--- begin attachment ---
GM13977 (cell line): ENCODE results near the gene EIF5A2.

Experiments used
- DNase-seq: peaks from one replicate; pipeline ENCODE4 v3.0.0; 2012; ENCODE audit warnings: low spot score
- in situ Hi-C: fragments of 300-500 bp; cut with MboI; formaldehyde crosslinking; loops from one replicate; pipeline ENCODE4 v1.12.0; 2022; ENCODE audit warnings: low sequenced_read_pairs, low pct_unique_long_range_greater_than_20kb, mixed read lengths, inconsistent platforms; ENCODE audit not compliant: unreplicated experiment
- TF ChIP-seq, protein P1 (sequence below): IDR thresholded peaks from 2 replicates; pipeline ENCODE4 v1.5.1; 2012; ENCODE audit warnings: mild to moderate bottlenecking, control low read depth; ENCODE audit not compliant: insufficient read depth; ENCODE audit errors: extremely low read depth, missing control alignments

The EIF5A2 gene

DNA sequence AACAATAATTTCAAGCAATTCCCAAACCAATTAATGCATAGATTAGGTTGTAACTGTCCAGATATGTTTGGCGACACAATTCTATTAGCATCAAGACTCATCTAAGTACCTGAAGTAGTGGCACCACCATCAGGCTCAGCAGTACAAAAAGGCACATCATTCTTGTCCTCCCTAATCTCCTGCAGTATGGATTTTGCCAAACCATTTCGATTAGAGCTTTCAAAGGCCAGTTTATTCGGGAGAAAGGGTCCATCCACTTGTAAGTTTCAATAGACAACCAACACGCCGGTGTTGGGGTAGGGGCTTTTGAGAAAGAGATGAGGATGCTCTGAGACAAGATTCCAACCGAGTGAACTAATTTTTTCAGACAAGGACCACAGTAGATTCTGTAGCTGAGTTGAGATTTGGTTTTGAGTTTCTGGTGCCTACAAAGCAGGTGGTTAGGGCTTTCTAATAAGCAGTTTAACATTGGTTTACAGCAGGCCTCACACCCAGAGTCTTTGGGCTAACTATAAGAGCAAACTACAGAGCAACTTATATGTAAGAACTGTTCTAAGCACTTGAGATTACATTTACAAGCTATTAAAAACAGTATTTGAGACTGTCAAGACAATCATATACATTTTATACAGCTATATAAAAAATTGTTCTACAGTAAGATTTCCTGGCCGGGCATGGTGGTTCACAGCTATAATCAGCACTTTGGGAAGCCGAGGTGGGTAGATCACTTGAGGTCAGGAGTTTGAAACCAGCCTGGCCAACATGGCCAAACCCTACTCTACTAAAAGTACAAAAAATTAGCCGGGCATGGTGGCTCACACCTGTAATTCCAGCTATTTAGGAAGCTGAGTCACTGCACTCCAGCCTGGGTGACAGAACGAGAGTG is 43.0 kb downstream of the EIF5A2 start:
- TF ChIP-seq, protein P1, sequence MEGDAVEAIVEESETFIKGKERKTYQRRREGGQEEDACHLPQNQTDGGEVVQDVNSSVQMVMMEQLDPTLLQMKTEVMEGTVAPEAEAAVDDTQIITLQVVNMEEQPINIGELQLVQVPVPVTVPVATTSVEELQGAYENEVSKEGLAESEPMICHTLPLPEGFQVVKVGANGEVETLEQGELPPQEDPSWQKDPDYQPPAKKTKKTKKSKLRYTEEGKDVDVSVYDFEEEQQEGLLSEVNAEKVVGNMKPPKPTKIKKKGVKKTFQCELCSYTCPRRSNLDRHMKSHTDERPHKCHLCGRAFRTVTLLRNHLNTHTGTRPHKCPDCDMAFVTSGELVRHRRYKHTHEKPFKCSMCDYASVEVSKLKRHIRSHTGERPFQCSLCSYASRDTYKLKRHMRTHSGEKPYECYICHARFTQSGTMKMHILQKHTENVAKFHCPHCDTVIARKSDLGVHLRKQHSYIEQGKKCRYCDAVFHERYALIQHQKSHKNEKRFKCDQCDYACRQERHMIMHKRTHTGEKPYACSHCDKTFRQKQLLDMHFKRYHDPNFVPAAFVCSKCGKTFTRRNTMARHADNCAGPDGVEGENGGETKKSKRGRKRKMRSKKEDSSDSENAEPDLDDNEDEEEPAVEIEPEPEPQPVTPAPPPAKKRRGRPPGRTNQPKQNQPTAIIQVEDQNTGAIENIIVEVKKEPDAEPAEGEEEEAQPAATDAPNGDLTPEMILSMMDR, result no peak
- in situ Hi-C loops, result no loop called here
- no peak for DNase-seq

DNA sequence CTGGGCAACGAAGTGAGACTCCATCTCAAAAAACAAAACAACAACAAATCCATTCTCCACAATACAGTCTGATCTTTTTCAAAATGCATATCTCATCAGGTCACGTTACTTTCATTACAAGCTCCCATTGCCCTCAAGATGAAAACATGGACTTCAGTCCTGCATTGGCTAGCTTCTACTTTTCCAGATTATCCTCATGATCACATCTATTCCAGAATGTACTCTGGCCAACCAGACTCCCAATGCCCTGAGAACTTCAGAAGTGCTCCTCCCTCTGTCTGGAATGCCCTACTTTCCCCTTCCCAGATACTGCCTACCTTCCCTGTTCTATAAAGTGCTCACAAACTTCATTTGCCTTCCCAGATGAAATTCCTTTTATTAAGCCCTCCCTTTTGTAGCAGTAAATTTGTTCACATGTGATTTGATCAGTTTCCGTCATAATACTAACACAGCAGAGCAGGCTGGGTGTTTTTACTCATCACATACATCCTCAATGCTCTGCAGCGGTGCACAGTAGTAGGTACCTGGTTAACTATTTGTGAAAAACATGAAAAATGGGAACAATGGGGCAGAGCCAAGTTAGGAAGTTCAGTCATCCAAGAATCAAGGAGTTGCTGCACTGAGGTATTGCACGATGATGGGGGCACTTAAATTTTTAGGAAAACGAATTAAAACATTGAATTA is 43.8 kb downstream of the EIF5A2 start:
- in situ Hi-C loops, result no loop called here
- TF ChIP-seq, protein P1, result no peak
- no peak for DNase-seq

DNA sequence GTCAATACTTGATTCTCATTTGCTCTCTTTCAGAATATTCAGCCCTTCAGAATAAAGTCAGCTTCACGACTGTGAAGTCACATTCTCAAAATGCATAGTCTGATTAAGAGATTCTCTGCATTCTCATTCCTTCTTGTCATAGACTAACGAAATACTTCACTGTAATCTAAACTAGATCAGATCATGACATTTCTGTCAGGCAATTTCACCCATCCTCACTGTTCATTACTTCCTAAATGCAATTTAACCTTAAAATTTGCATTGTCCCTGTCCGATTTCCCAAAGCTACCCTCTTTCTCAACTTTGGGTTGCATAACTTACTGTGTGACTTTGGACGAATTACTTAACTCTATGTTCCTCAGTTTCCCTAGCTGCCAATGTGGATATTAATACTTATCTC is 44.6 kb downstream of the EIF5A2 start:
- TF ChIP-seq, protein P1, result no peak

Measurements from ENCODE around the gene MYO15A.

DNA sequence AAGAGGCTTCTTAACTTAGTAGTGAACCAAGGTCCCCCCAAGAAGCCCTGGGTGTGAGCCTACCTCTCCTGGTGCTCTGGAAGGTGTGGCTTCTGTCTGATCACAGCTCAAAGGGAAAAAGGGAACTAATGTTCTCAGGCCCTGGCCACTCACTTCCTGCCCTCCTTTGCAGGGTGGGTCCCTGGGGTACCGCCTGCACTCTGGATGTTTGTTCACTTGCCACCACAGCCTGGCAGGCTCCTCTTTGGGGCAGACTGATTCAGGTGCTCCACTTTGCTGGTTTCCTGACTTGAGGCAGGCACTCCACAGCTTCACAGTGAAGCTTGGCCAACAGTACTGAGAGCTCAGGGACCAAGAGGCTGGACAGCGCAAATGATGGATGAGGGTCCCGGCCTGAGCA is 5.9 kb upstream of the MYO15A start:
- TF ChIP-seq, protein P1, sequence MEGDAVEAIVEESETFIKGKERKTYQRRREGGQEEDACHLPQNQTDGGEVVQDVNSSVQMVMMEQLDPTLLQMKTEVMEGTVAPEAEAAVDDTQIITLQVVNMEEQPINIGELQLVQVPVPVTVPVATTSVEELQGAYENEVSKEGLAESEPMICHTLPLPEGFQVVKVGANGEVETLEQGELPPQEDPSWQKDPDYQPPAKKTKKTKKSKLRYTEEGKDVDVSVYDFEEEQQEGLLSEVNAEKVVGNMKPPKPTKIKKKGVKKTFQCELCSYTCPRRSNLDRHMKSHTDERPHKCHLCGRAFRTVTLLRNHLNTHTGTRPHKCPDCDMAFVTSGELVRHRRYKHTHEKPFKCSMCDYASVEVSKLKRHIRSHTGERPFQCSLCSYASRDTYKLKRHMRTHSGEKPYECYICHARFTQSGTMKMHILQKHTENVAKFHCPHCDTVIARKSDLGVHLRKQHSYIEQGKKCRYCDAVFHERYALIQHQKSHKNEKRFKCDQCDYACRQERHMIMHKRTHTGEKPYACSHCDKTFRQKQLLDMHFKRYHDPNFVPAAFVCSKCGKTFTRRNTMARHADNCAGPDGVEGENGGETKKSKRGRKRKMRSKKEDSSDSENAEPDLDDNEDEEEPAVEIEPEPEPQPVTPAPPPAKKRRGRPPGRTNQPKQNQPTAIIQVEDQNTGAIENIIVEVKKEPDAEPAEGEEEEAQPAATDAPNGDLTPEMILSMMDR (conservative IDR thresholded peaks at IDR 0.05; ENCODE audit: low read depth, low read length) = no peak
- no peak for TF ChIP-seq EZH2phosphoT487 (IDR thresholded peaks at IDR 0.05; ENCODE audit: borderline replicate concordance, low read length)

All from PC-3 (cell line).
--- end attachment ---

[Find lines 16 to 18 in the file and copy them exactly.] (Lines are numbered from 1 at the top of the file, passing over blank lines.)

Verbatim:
- TF ChIP-seq, protein P1, result no peak

Measurements from ENCODE around the gene MYO15A.

DNA sequence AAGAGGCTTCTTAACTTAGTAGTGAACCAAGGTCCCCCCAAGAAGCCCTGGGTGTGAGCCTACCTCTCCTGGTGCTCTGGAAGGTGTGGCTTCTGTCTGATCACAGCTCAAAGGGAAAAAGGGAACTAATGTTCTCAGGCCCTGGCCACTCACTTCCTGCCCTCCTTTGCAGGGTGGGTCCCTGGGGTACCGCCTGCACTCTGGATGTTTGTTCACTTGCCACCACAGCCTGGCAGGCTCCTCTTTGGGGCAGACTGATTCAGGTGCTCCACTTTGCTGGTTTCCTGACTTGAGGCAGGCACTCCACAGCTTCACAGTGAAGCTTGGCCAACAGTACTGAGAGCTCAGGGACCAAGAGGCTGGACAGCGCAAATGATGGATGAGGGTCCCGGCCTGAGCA is 5.9 kb upstream of the MYO15A start: